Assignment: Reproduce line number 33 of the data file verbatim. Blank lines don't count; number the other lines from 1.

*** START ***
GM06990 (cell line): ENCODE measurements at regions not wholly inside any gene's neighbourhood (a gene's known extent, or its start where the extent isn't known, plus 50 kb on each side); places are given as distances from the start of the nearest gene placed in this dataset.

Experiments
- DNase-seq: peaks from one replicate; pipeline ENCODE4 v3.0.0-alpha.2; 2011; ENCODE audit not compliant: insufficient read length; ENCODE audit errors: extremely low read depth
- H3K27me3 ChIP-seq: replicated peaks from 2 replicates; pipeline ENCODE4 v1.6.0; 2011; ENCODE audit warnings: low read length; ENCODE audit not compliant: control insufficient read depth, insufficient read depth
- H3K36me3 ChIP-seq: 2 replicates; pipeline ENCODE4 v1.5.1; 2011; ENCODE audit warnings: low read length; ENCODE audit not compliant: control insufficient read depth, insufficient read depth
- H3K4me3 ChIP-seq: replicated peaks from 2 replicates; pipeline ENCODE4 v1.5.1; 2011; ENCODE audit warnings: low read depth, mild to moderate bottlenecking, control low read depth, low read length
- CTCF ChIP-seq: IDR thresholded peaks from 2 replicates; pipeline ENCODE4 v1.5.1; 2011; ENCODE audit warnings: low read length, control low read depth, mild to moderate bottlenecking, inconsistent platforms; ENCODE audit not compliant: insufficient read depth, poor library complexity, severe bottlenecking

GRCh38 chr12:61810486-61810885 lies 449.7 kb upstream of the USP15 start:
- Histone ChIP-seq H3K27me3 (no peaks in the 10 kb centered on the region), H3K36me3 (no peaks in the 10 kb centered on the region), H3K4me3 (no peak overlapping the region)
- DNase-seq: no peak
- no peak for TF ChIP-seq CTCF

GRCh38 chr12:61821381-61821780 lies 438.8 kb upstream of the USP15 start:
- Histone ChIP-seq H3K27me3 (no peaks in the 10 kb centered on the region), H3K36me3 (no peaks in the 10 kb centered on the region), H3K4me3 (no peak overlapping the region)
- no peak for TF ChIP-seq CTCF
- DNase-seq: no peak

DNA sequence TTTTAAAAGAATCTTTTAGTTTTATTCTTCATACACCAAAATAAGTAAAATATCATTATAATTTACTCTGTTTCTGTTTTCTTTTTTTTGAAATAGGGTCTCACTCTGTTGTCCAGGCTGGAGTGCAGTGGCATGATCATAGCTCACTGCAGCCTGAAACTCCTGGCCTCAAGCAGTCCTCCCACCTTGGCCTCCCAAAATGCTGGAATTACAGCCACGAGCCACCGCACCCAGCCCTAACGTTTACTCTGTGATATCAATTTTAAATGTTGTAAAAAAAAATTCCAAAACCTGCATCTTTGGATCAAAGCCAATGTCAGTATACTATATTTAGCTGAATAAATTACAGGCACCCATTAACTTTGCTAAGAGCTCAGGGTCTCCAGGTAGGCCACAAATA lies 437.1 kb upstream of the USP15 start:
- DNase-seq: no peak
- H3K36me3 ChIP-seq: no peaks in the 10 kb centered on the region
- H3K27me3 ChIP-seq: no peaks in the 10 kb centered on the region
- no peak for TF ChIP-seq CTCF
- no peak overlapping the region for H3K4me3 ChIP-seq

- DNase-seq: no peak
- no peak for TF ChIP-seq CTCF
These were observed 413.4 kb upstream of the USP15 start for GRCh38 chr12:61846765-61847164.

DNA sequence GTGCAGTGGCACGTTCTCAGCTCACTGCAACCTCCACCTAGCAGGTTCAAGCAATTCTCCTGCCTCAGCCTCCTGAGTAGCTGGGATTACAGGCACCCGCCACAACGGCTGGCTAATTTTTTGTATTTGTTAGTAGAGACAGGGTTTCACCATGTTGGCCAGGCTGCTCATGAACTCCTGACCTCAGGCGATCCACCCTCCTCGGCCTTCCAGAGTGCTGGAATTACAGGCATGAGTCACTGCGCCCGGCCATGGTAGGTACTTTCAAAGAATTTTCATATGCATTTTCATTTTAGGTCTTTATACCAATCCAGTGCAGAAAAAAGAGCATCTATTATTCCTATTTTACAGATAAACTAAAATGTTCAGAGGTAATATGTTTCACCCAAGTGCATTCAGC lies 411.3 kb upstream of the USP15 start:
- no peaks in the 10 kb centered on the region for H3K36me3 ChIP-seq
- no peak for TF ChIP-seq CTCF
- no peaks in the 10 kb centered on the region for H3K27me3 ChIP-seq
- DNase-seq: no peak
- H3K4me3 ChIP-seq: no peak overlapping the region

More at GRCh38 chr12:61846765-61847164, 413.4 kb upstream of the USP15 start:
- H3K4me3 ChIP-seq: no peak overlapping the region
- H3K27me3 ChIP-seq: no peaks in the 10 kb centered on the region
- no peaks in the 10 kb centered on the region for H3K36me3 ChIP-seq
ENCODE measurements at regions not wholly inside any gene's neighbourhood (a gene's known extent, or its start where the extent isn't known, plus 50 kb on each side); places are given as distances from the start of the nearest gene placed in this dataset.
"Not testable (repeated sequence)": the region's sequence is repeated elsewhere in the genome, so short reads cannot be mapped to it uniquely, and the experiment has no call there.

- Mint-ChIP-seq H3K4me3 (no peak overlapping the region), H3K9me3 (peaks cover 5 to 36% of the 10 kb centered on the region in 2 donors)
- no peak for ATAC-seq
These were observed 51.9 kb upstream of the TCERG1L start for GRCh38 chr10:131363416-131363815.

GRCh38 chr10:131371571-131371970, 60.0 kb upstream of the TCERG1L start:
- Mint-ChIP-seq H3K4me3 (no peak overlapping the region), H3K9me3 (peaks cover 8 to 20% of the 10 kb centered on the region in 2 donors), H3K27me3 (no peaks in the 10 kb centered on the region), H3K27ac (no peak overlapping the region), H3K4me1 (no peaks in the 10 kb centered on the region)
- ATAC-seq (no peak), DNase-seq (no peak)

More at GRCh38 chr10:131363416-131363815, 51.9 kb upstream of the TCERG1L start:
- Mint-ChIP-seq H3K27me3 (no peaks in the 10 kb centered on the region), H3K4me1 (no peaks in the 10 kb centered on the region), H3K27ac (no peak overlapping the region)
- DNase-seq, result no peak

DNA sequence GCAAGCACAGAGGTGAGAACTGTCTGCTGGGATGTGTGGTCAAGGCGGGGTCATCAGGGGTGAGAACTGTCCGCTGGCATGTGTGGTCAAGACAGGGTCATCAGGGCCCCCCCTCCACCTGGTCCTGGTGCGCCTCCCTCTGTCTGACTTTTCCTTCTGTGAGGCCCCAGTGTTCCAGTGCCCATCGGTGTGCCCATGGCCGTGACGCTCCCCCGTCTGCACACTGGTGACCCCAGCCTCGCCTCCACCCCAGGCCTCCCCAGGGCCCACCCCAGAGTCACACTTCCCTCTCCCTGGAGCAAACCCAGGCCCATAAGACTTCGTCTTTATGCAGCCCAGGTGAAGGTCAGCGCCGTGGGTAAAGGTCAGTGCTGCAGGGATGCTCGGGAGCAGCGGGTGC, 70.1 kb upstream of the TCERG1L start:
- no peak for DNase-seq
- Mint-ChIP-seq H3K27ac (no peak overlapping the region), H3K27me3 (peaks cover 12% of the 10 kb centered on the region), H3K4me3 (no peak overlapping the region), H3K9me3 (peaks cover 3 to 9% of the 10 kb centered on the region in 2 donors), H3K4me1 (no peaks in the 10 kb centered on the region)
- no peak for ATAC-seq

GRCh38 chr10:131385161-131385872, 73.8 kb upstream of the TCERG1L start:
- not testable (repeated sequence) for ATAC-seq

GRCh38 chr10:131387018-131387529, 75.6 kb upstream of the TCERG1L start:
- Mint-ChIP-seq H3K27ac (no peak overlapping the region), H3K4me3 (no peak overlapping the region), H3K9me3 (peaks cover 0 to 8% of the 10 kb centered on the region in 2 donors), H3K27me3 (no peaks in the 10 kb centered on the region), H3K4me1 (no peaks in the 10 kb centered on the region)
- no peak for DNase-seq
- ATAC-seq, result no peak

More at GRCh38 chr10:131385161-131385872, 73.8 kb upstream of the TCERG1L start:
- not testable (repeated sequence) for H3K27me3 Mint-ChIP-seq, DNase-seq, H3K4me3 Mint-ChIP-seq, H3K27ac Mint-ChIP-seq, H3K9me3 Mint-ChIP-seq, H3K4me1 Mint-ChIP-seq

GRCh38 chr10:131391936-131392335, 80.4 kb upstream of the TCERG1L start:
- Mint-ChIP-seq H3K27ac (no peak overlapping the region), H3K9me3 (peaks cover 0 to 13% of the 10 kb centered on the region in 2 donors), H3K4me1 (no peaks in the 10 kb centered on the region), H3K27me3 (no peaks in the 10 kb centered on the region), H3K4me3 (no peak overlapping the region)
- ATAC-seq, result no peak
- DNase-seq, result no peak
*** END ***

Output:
- H3K27me3 ChIP-seq: no peaks in the 10 kb centered on the region